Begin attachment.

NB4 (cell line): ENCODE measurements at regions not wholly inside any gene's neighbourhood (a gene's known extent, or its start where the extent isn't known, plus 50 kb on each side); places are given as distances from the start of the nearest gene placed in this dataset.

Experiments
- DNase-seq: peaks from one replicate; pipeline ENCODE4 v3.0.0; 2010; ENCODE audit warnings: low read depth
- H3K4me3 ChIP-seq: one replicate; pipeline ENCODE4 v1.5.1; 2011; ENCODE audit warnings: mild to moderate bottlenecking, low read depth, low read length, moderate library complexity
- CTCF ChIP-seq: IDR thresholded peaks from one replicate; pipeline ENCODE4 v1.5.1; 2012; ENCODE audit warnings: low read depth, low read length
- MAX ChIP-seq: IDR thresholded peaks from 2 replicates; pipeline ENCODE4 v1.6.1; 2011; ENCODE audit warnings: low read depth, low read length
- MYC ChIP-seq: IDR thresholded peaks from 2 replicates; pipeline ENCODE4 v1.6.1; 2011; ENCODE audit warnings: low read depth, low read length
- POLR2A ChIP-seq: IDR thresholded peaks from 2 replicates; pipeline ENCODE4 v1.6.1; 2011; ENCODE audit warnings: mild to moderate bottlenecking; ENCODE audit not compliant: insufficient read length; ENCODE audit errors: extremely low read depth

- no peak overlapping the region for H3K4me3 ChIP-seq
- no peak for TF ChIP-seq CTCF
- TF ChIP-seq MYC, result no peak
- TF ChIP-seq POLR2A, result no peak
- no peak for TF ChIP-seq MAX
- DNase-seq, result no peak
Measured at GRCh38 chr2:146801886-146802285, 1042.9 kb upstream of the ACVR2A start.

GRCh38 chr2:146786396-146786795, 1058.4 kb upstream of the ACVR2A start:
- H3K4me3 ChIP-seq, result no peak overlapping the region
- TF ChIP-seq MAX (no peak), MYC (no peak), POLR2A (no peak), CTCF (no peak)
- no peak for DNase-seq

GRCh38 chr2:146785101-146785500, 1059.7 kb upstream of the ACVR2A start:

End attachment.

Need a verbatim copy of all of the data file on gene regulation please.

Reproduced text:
NB4 (cell line): ENCODE measurements at regions not wholly inside any gene's neighbourhood (a gene's known extent, or its start where the extent isn't known, plus 50 kb on each side); places are given as distances from the start of the nearest gene placed in this dataset.

Experiments
- DNase-seq: peaks from one replicate; pipeline ENCODE4 v3.0.0; 2010; ENCODE audit warnings: low read depth
- H3K4me3 ChIP-seq: one replicate; pipeline ENCODE4 v1.5.1; 2011; ENCODE audit warnings: mild to moderate bottlenecking, low read depth, low read length, moderate library complexity
- CTCF ChIP-seq: IDR thresholded peaks from one replicate; pipeline ENCODE4 v1.5.1; 2012; ENCODE audit warnings: low read depth, low read length
- MAX ChIP-seq: IDR thresholded peaks from 2 replicates; pipeline ENCODE4 v1.6.1; 2011; ENCODE audit warnings: low read depth, low read length
- MYC ChIP-seq: IDR thresholded peaks from 2 replicates; pipeline ENCODE4 v1.6.1; 2011; ENCODE audit warnings: low read depth, low read length
- POLR2A ChIP-seq: IDR thresholded peaks from 2 replicates; pipeline ENCODE4 v1.6.1; 2011; ENCODE audit warnings: mild to moderate bottlenecking; ENCODE audit not compliant: insufficient read length; ENCODE audit errors: extremely low read depth

- no peak overlapping the region for H3K4me3 ChIP-seq
- no peak for TF ChIP-seq CTCF
- TF ChIP-seq MYC, result no peak
- TF ChIP-seq POLR2A, result no peak
- no peak for TF ChIP-seq MAX
- DNase-seq, result no peak
Measured at GRCh38 chr2:146801886-146802285, 1042.9 kb upstream of the ACVR2A start.

GRCh38 chr2:146786396-146786795, 1058.4 kb upstream of the ACVR2A start:
- H3K4me3 ChIP-seq, result no peak overlapping the region
- TF ChIP-seq MAX (no peak), MYC (no peak), POLR2A (no peak), CTCF (no peak)
- no peak for DNase-seq

GRCh38 chr2:146785101-146785500, 1059.7 kb upstream of the ACVR2A start: